brightest bias,” I urge investors to take a

closer look at the data. Yes, the women that

have attained portfolio manager roles have

had to run a significant Wall Street

gauntlet, one which some would argue

weeded out any weak performers and left

only the strongest female portfolio

managers standing. However, the literature

on outperformance goes beyond the

relatively small sample of professional

money managers to explore the female

retail investor mindset. In that research,

which has been conducted on thousands

and thousands of men and women

investors, we see similar behaviours and

similar outperformance. It seems highly

unlikely that women retail investors would

have investment characteristics and

performance that wouldn’t be present, and

perhaps amplified, in female professional


At the very least, research shows that

women and men approach investing

differently. While researching my book

“Women of The Street: Why Female

Money Managers Generate Higher

Returns (And How You Can Too)” I

determined that the following factors led

men and women to different approaches to



Biology – Even though women

are often stereotyped as “more

emotional” when it comes to

investing, that may not be the case.

Brain structure and hormones impact

how men and women interact with

the markets, and can influence

everything from probability

weighting to risk-taking to market



Overconfidence – There have

been a number of studies that

show men have a higher tendency to

be overconfident investors.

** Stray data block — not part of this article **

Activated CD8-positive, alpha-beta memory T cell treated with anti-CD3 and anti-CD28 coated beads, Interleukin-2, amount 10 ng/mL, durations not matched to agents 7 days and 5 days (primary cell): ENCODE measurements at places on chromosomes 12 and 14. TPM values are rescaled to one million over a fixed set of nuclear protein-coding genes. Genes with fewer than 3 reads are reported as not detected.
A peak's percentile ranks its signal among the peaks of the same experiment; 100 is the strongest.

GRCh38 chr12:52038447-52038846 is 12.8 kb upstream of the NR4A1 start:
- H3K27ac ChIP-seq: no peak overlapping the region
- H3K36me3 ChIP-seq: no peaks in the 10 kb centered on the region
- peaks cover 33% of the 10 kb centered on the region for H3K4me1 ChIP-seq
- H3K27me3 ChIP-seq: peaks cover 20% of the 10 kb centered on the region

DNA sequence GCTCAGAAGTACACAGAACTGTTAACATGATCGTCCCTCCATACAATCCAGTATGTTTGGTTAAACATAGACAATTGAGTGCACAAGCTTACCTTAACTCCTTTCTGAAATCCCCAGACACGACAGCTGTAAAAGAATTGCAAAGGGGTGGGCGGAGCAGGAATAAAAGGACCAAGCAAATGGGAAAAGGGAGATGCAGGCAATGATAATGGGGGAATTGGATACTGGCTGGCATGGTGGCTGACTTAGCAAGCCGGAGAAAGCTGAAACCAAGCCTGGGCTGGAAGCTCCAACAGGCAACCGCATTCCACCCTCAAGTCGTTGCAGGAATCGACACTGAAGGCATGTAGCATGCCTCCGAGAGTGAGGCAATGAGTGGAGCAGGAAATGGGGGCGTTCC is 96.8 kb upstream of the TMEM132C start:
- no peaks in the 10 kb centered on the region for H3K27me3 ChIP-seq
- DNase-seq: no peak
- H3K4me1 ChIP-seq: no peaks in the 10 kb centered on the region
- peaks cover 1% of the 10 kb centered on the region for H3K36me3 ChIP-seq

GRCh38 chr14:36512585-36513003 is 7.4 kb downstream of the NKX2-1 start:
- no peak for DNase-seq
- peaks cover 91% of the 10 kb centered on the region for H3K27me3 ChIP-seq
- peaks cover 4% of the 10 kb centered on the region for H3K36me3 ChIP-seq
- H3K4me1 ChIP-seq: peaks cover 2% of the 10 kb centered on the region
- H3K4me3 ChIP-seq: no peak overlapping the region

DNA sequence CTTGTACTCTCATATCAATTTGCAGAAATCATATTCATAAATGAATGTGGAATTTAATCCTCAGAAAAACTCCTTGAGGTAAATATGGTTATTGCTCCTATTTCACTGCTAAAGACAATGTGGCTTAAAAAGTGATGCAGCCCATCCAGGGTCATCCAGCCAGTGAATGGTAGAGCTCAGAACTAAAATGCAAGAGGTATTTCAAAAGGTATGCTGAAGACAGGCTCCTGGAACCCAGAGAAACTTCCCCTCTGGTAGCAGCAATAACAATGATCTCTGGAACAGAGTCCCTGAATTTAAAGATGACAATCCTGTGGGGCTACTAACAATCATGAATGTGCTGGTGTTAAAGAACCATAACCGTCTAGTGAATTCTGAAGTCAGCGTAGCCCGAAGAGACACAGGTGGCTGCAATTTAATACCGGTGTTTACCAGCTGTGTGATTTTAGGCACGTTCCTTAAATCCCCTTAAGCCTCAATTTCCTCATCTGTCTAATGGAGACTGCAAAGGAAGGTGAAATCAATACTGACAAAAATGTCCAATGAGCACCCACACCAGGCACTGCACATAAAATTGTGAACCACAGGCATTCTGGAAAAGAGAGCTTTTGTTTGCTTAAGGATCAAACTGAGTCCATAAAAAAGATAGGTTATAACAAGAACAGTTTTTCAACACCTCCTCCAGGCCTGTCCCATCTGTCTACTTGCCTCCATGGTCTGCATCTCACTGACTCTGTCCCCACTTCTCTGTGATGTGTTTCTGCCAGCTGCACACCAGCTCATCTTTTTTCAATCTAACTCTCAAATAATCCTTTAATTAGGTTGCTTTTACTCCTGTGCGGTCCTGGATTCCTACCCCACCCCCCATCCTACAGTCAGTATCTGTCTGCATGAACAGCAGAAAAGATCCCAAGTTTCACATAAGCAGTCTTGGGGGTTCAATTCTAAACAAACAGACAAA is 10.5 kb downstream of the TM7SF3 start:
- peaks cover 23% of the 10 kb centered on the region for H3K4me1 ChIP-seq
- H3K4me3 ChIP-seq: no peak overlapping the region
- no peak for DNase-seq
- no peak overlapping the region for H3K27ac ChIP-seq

Overconfidence can manifest in a

myriad of poor investment practices,

including over-concentration in a

single stock, not taking money off the

table, riding a stock too far down (“It

will come back to me”) and



Better trading hygiene – One

very crucial side effect of

overconfidence is overtrading.

Overconfident investors tend to act

(buy or sell) on more of their ideas,

which can lead to overtrading. Over

time, overtrading can significantly

erode investment performance.


Differentiated approach to risk –

Although women are often

stereotyped as being more “risk

adverse,” the truth of the matter is a

bit more nuanced. Men and women

weigh probabilities differently, with

women generally having a flatter

probability weighting scale. This

means they tend to not to inflate

expected gains as much as their male

counterparts, which can be beneficial

in risk management and in minimising

overall market bubbles.


Avoiding the herd – Women

may be more likely to look at

under-followed companies, sectors,

geographies or deal flow in order to

obtain an investment edge.

by EDGEFOLIO Thursday, 1 October 2015

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